|By The Hartford Courant|
|McClatchy-Tribune Information Services|
But there is another legacy of that terrible event, one of continuing comfort and promise: a vast, almost immediate improvement in fire regulations, not just in
In the 1940s, city rules involving the number and size of exits, the placement of fire extinguishers, flameproofing and other safety issues were on the books, but they mostly applied to fixed structures such as theaters and auditoriums. Temporary, traveling entertainment venues such as circus tents were not as strictly regulated. Though there had been a serious circus fire in
When it came to
The tent had been waterproofed with a mixture of paraffin wax and gasoline. The circus had dozens of fire extinguishers, but most weren't located in the tent -- they were near generators -- and some were inoperable. There were no "No Smoking" signs. There were far too few exits, and some were blocked by animal runways. There was no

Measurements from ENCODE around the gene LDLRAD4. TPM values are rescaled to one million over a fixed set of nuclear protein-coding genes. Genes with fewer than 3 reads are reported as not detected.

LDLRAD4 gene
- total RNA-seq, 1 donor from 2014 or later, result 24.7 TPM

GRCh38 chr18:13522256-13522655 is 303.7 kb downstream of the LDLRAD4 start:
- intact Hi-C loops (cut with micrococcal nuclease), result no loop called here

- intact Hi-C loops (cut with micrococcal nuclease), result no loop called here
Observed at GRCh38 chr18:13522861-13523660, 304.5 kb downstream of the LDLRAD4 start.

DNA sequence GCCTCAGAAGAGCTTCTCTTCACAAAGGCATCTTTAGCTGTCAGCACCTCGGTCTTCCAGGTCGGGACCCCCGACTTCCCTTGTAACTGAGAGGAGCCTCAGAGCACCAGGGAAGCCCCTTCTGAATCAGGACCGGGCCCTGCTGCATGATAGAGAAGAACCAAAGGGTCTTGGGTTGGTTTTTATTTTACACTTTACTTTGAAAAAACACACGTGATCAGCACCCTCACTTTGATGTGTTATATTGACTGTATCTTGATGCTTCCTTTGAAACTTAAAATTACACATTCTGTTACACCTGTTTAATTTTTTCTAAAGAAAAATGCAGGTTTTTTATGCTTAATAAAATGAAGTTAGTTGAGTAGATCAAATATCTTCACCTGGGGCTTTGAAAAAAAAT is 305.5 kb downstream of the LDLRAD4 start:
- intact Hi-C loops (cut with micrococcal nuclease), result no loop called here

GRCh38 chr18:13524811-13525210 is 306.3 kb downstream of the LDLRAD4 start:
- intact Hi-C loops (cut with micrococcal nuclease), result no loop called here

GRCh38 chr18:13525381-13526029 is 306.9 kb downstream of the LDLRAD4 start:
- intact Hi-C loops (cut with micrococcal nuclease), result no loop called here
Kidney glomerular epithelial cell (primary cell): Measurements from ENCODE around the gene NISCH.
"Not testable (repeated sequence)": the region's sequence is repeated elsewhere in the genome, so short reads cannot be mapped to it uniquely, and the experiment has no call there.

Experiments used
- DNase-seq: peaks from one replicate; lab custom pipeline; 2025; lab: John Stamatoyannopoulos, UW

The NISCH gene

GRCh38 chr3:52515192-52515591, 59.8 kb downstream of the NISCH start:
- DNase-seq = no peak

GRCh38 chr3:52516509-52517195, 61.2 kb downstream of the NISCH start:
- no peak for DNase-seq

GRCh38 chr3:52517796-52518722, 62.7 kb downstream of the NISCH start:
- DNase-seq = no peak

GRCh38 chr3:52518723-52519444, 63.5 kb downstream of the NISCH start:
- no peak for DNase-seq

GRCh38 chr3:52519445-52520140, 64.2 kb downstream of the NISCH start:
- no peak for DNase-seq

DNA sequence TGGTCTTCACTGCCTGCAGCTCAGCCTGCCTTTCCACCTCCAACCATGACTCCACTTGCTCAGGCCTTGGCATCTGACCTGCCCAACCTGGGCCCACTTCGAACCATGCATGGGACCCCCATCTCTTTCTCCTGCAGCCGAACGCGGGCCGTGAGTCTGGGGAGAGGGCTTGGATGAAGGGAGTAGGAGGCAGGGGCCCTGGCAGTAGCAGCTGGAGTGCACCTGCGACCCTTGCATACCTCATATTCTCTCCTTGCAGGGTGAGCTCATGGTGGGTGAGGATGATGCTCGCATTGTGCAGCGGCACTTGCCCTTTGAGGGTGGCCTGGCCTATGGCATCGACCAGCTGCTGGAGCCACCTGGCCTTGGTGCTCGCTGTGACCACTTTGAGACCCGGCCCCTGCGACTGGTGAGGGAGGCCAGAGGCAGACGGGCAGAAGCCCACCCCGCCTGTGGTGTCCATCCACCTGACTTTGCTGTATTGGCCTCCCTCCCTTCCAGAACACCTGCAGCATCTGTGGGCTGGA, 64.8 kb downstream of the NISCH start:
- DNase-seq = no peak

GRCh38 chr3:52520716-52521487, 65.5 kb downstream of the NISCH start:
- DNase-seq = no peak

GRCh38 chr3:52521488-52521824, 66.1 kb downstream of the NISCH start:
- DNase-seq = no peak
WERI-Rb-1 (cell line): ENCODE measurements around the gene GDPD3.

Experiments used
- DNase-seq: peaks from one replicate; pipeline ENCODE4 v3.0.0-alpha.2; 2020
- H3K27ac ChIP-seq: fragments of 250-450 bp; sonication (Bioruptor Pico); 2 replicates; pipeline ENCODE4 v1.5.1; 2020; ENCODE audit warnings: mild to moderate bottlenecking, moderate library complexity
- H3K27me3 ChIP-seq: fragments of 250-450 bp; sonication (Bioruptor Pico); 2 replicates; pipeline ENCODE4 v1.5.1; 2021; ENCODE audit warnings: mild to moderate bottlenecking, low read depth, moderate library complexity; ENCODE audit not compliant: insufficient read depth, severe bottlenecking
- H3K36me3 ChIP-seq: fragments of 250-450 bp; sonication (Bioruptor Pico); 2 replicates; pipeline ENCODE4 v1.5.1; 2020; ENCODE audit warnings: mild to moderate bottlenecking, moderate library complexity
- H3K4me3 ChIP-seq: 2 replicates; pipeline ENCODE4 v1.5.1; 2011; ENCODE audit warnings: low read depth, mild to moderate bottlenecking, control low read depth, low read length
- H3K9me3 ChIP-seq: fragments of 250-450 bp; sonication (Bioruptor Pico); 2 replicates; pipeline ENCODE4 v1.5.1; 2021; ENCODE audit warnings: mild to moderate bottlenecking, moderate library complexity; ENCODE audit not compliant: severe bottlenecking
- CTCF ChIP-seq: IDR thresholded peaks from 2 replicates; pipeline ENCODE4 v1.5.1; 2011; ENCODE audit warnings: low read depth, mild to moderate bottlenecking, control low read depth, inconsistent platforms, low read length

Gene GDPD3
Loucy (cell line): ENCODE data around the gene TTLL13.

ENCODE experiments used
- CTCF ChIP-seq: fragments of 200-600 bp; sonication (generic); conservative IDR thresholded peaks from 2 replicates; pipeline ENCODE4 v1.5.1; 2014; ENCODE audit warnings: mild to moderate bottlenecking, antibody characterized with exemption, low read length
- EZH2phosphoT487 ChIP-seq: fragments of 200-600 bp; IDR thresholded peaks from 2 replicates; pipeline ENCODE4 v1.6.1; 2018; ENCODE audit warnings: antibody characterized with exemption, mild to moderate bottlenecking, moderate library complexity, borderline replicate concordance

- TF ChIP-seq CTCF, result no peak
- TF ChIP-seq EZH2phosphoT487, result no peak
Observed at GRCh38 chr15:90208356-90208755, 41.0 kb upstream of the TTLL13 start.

After the fire, city and state officials, with the help of insurance executives, drafted new regulations for temporary shows that were the toughest in the nation.
Barnum & Bailey gave its last tent performance in 1956, striking the big top for the last time after a show in
As a result, in the past 70 years, not one American life has been lost in a commercial tent fire.
Other changes followed the fire as well. A review ordered by
The circus is long gone from the
As all of us look back with sorrow on that appalling day seven decades ago, remembering those who perished, we can also be grateful for the many potential tragedies that, because of
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